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Trump Expected To Restrict Trade, Travel With Cuba

An American classic car is seen parked in front of the Capitol building in Havana. President Trump's expected changes in policy toward Cuba could make it more difficult for Americans to visit the island and for U.S. companies to do business there.
Javier Galeano

Updated at 8:19 p.m. ET

President Trump is preparing to announce changes in U.S. policy toward Cuba, possibly tightening restrictions on travel and trade that were loosened under former President Barack Obama.

Trump is expected to announce the changes in Miami on Friday.

The move was confirmed by a congressional source with direct knowledge of the situation.

Sen. Marco Rubio, R-Fla., has been leading the push for a more restrictive policy, along with his fellow Cuban-American, Rep. Mario Diaz-Balart, R-Fla.

The changes could make it more difficult for Americans to visit the island and for U.S. companies to do business there. The Obama administration ended decades of economic and diplomatic isolation of Cuba, in hopes that renewed engagement would lead to reforms in the communist country.

The White House declined to discuss the pending changes.

"When we have an announcement on the president's schedule, we'll let you know," said spokesman Sean Spicer. "But just stay tuned."

Advocates for greater engagement with Cuba warn the administration's changes could be costly.

"This is the opposite of 'America First.' This is America last," said James Williams, who leads the nonpartisan lobbying group Engage Cuba.

He warns that reduced travel and trade with Cuba could cost thousands of American jobs.

Travel to the island is already limited to visitors in 12 authorized categories, but there is little enforcement. And with renewed commercial air service, visits to Cuba have soared.

The administration is considering stepped up policing to discourage pleasure travel and limiting visitors to one trip per year.

Williams says that would be especially hard on Cuban-Americans with relatives on the island.

"Imagine, your mother is sick in Cuba," Williams said. "You might have to decide between going to see her in the hospital bed before she dies or going to the funeral. And that is just tragic."

Polls suggest a majority of Americans support greater engagement with Cuba. Last month, 55 senators sponsored legislation that would further relax travel restrictions.

The opening has also led to modest changes in Cuba, with increased revenue for small-business owners and Internet hot spots in Havana.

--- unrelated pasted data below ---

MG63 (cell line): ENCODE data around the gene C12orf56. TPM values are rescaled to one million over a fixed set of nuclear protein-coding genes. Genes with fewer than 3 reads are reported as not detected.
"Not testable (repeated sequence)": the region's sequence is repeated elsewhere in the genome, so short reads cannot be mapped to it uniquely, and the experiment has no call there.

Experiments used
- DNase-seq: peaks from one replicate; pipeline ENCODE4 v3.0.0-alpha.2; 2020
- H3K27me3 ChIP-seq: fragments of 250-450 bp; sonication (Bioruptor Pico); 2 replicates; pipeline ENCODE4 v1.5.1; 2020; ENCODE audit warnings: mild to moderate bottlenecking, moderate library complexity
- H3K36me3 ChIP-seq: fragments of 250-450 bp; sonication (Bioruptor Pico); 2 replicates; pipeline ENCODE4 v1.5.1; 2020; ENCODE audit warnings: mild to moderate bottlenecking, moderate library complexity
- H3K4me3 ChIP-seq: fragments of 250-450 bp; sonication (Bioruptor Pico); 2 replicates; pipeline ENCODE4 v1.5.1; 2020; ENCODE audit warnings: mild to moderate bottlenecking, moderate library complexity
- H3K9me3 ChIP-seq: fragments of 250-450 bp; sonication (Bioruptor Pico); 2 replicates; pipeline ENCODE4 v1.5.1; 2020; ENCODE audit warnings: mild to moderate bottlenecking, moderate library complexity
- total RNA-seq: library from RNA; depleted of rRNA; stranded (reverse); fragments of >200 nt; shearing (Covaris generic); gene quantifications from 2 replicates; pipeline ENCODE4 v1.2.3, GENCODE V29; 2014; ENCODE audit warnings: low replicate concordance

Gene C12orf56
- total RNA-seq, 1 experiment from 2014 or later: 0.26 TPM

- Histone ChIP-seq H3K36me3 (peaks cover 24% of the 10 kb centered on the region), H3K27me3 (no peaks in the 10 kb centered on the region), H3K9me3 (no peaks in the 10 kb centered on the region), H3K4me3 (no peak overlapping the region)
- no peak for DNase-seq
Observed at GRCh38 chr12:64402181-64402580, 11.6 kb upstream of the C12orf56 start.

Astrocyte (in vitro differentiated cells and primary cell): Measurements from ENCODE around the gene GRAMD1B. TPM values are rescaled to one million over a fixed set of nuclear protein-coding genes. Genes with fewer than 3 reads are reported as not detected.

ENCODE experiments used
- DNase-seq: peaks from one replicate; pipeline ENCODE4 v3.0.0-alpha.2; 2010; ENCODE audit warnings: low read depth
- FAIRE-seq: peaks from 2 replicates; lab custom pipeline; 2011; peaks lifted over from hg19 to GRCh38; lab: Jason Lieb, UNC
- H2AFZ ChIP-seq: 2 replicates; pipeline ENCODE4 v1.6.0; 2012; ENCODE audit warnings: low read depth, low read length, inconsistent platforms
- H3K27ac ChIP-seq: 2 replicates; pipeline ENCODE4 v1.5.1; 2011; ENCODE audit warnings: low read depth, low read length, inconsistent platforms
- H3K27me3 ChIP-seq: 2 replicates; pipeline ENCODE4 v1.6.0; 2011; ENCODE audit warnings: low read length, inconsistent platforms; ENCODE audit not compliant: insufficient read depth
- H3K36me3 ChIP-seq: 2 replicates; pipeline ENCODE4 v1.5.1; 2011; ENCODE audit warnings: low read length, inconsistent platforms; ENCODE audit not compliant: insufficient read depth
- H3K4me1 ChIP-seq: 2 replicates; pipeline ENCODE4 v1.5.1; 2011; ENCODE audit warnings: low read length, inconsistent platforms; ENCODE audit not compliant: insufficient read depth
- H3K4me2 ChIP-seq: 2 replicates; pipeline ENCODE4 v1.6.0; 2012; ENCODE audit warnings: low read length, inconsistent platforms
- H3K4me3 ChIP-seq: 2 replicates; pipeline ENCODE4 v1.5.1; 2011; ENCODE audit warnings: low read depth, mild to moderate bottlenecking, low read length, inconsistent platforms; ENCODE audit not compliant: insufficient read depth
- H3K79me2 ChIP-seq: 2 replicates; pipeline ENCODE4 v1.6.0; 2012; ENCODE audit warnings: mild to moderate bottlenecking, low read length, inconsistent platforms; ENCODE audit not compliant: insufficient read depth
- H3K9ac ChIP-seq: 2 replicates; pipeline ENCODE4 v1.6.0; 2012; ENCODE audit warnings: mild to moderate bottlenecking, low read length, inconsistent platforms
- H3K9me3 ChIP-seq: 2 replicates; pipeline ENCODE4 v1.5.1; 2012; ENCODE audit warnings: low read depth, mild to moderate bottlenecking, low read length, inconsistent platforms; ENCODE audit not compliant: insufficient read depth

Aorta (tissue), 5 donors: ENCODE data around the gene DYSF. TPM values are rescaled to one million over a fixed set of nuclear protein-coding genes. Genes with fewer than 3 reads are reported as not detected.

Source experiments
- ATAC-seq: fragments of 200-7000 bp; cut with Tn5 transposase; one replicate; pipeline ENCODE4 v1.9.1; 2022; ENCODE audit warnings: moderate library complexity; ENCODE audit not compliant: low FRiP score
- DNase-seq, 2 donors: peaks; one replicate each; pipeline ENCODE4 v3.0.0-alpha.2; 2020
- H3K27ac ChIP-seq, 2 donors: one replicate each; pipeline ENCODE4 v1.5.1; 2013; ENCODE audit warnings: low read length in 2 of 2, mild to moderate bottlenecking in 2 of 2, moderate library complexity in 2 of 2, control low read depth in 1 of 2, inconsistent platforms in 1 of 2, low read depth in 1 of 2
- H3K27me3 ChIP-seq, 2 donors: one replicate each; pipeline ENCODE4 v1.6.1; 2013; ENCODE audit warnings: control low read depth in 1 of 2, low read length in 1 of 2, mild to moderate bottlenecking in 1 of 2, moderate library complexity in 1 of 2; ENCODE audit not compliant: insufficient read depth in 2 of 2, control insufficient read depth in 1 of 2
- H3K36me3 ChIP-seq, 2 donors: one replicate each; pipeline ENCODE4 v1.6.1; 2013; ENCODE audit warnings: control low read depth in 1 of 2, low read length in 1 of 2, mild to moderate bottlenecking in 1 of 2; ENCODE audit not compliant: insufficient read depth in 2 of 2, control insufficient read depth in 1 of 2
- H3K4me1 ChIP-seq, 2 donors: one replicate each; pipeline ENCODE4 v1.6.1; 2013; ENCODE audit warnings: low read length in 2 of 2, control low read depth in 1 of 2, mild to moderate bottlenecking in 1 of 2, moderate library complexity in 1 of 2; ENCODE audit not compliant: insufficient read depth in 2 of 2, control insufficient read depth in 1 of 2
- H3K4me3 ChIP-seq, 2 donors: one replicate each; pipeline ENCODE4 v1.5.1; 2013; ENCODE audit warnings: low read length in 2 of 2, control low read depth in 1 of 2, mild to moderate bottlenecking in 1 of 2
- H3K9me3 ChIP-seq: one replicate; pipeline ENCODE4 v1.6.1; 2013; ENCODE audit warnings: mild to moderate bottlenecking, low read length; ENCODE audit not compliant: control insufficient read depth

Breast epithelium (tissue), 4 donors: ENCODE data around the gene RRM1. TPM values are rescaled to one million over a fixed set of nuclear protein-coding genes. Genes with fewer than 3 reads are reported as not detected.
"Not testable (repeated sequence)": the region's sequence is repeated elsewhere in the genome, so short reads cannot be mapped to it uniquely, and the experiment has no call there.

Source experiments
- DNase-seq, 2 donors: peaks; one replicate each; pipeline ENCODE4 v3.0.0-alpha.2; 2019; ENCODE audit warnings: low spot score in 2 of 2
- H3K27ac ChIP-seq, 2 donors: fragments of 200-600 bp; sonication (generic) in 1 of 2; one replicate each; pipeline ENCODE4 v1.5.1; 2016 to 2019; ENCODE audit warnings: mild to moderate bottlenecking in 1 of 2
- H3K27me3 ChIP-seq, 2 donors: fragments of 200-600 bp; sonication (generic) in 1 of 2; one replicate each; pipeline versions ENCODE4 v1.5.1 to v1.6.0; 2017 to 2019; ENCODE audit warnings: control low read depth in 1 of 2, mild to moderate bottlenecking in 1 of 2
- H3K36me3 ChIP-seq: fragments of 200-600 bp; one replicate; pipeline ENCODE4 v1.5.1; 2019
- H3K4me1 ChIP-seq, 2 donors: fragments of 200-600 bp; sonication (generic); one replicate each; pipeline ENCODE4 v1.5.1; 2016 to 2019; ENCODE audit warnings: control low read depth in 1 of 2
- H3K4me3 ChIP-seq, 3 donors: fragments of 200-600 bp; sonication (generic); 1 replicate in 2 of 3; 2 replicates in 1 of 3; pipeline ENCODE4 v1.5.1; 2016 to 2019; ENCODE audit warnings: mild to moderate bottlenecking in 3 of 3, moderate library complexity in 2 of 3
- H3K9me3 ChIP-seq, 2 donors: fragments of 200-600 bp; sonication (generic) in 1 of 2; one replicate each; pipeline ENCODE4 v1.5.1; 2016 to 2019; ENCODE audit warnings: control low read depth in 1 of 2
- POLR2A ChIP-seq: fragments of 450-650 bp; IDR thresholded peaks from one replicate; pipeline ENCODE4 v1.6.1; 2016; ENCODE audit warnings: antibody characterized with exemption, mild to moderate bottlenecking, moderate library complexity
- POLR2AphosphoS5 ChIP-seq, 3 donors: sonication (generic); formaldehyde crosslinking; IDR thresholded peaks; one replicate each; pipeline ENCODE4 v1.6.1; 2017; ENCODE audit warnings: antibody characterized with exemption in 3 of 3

"I think Cubans in Cuba will be terribly disheartened" by the renewed restrictions, said Carlos Gutierrez, who served as commerce secretary under former President George W. Bush. "This decision will not play well anywhere, except for in those very cloistered spots in South Florida where Sen. Rubio and Mario Diaz-Balart have constituents."

Shortly before Trump's inauguration, Rubio said in a statement that he was heartened the new administration would reverse "the failed Cuba policy of the last two years."

When the Obama administration policy was first rolled out in late 2014, Rubio blasted the move.

"Just as when President Eisenhower severed diplomatic relations with Cuba, the Castro family still controls the country, the economy and all levers of power. This administration's attempts to loosen restrictions on travel in recent years have only served to benefit the regime," he said in a statement. "But most importantly, the regime's brutal treatment of the Cuban people has continued unabated. Dissidents are harassed, imprisoned and even killed."

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Geoff Bennett is a White House reporter for NPR. He previously covered Capitol Hill and national politics for NY1 News in New York City and more than a dozen other Time Warner-owned cable news stations across the country. Prior to that role, he was an editor with NPR's Weekend Edition. Geoff regularly guest hosts C-SPAN's Washington Journal — a live, three-hour news and public affairs program. He began his journalism career at ABC News in New York after graduating from Morehouse College.
Scott Horsley is NPR's Chief Economics Correspondent. He reports on ups and downs in the national economy as well as fault lines between booming and busting communities.
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